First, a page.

In all my life, I had never imagined, that I would have to face something would be so terrible. But every day I convince myself that somehow, there is a way out of all of this.
Depression. I don’t recall when I first came across the word – in some newspaper, some magazine maybe, sometime in my adolescent years. Perhaps it was one of those ‘dealing with depression’ ideas or maybe some study. I wouldn’t know that this would consume me someday when every day would bring with it a dull, aching sense of nothingness.
I have made a lot of mistakes in life, primarily messing up my career path in some sort of an irredeemable way. Or perhaps it can still be salvaged, and that’s what I keep hoping for every second, trying to find some purpose, some direction in a life that is utterly chaotic and somehow also simple in the alternatives that it offers; but alternatives I could never be happy with.
Seven years. Seven years of making mistakes, having intermittent stages of realisation; but somehow being steered into a path that would be the ruin of me. Sometimes these decisions were all mine, sometimes edged on by people who found it imperative to judge me and pronounce upon the likelihood of my success.
So, I made mistake after mistake, until all I was left with was regret, a powerful sense of remorse where every connection with the past is simply a reminder of how terribly I have failed. How much I could have done. How much I didn’t.
I have never felt so dejected in my life, so helpless against all the battles life will pit against you over and over until you’re simply broken; until the point where you can’t stand any of that anymore. I have spent days lying on my bed, crying until my head would throb for days, having lost all energy even to get up, to go out, make a snack for myself or to talk to someone. In fact, the enthusiasm to do any thing at all, even the things that I loved.
I was alone, and I felt a terrible weakness. That there was nothing to do. Nothing at all. Nothing to bring any order; forget happiness; in a life that reeked of guilt and regret. Of having failed everyone who had hopes for me, of having failed myself.
And you realise at that point that you are alone. You are completely alone in this fight. All those nights of me crying. And screaming inside. Of having fantasies about slicing my skin until the exposed blood and flesh would be the only cure to this monstrous pain and rage and anger. What could I do about it?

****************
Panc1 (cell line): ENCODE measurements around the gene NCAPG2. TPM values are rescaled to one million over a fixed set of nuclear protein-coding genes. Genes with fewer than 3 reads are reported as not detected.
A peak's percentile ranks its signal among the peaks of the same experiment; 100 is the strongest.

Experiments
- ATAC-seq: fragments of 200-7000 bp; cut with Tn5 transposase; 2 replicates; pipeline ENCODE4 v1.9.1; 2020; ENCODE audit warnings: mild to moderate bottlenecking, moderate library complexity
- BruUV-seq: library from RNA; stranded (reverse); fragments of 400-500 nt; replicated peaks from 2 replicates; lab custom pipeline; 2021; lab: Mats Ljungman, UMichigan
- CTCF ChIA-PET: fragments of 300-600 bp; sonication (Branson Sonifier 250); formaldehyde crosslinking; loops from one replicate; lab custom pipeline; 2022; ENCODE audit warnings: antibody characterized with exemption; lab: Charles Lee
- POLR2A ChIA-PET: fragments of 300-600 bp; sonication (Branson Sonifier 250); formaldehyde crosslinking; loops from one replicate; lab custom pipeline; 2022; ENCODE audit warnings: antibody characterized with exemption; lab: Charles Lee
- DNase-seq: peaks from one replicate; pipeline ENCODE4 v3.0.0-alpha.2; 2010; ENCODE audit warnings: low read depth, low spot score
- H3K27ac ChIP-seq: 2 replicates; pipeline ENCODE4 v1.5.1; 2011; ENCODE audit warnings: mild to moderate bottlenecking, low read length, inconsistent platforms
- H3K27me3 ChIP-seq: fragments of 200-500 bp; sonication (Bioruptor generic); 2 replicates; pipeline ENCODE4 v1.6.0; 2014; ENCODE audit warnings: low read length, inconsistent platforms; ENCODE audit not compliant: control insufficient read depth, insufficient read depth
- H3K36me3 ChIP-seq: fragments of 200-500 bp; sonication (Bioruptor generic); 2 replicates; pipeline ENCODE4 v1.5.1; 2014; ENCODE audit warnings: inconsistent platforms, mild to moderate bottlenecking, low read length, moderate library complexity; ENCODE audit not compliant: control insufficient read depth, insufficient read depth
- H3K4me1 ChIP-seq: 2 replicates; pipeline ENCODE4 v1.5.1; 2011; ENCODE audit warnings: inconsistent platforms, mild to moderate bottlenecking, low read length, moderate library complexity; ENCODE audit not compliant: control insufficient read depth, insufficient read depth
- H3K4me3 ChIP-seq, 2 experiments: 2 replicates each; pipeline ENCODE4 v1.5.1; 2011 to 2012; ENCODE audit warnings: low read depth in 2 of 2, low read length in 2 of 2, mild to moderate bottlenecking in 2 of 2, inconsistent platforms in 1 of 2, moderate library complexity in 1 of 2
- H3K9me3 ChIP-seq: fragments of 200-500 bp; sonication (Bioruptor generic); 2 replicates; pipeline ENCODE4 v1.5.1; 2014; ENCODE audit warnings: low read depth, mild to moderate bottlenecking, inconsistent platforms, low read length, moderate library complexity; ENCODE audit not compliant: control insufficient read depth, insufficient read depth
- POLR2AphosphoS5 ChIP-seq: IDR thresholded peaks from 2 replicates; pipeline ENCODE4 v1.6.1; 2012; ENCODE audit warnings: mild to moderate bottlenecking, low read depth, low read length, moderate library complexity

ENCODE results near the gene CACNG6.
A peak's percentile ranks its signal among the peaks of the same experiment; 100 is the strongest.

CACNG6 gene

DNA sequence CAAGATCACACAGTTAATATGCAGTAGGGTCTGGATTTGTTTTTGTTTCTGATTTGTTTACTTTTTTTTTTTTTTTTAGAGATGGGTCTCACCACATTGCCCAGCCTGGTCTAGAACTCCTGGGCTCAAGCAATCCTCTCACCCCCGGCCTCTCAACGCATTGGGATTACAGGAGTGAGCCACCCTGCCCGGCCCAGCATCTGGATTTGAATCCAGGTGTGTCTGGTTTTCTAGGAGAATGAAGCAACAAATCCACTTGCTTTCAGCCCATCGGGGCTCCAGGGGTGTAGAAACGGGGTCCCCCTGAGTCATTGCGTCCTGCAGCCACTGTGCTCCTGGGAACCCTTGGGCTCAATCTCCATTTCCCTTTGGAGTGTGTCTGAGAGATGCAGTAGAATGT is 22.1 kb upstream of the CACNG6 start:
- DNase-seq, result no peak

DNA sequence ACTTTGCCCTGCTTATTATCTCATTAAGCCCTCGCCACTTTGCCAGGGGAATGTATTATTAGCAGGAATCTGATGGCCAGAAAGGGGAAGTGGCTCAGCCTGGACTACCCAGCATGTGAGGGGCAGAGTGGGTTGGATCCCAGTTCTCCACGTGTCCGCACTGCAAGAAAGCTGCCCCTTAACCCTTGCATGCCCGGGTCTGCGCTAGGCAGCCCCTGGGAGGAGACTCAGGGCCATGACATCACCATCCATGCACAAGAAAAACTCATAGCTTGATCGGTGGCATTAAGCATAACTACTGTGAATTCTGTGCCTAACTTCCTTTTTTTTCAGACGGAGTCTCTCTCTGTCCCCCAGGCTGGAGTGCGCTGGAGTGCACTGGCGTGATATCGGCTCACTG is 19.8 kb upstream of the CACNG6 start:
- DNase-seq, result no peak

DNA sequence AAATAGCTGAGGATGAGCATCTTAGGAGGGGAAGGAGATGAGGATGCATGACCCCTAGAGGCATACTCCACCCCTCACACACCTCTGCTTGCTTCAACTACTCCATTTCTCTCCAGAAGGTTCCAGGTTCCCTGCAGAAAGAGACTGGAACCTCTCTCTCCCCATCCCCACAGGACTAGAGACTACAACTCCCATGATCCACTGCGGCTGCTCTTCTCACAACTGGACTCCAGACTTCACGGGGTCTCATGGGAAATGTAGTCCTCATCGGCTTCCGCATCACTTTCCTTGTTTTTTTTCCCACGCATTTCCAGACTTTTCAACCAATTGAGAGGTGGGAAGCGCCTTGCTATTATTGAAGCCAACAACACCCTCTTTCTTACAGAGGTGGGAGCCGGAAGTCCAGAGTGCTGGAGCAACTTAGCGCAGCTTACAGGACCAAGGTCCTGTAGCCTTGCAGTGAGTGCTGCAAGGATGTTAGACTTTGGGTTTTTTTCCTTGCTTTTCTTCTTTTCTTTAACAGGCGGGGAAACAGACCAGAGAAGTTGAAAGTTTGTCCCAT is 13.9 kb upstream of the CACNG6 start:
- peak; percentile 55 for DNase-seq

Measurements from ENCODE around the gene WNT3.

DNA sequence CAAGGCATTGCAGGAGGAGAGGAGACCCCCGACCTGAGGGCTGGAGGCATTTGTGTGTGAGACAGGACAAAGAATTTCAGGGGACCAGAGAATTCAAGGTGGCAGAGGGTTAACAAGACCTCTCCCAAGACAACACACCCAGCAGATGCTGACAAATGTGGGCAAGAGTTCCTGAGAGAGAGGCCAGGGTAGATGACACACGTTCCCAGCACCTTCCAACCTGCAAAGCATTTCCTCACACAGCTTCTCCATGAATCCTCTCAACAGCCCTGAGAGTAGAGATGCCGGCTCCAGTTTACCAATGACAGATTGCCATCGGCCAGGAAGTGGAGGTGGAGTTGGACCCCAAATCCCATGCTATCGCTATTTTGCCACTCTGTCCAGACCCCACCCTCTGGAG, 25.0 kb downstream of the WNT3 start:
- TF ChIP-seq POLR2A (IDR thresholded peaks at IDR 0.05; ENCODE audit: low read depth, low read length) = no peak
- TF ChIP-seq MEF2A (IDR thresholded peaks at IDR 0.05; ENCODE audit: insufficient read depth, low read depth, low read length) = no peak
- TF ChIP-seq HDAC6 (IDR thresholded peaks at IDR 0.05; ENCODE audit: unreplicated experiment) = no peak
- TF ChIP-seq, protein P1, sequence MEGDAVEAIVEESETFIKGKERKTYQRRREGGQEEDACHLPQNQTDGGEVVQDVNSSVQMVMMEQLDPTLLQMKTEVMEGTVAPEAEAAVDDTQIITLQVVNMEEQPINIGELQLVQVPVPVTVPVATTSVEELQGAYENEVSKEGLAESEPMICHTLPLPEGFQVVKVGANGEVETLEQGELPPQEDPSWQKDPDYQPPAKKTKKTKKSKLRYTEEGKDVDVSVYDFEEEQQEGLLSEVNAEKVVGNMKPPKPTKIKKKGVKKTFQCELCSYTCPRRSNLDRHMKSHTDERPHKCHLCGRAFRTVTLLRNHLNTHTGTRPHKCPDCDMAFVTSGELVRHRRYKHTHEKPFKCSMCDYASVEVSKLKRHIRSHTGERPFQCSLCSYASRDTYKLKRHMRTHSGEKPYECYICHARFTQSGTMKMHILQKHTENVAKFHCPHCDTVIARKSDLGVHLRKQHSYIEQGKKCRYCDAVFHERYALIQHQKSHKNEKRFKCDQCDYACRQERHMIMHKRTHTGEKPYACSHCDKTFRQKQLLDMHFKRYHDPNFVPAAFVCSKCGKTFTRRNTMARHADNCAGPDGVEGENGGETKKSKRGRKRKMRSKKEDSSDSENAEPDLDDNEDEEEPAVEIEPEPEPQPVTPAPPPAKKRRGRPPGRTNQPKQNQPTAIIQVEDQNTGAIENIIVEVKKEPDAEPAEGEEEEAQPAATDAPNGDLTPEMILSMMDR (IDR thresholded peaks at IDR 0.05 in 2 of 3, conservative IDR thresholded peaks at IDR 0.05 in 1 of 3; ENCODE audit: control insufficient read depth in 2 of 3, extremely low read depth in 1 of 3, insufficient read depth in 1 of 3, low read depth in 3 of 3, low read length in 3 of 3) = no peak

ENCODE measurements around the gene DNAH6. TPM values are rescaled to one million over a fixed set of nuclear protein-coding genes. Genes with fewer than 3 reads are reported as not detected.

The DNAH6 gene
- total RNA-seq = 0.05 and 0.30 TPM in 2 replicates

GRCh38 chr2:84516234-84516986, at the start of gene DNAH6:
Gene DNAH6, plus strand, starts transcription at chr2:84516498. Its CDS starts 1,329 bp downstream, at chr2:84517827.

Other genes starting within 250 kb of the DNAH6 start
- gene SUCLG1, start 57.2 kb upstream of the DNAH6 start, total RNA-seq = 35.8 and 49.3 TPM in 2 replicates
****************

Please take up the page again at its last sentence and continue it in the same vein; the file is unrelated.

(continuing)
Like last Sunday, when my usual stupor and dullness gave away to another bout of tears in the morning, and I called up some ten mental health helplines. I did not know what to say, and I did not say much either when one out of those ten finally replied. Enough had been said before; when I took counselling sessions for a year. Yes, I had understood myself better, but clearly not made much out of it.
So, I need to keep up with this pretence of everything being normal, of talking to people, of smiling and laughing as if nothing is wrong. And that seems to be the hardest part. It’s easier getting a cut on your knee; or an illness, at least people acknowledge that. But depression is mired in a series of wrong notions and is regularly misused; a pop culture plaything in the most twisted way.
Don’t get me wrong. I have a loving family and great friends. They’ve all tried to help me at this point. Sometimes doing everything they could. But in the end, you are alone. You are alone in the fight. Let’s face it, only you know the misery you’ve been through, however, understanding people are around you. But there’s hope – that you can pull yourself out of this.
My words are not about long ago, in fact, it’s all happening now. It’s hard to describe it sometimes. How do you talk about emptiness? Of being stranded in some place in the middle of nowhere? Of wanting to die in your sleep every night? It smothers you, all of this. Makes you feel frail and inconsequential, of being nothing, a nobody against it all.
But despite all of this, there is hope. Surely this cannot be the end of the road. What is life without the promise of something better?
Note: This is for everybody who has dealt with depression, and partly to help me deal with it too. No, I have never been close to committing suicide or cutting myself. I have always fought against doing it, though I fantasize about it all the time and it feels strangely cathartic. This is obviously unhealthy.
I have been very fortunate to have a good support system, but I guess one of the things I’m trying to say is that the final battle is yours to fight. Put up the fight of your life.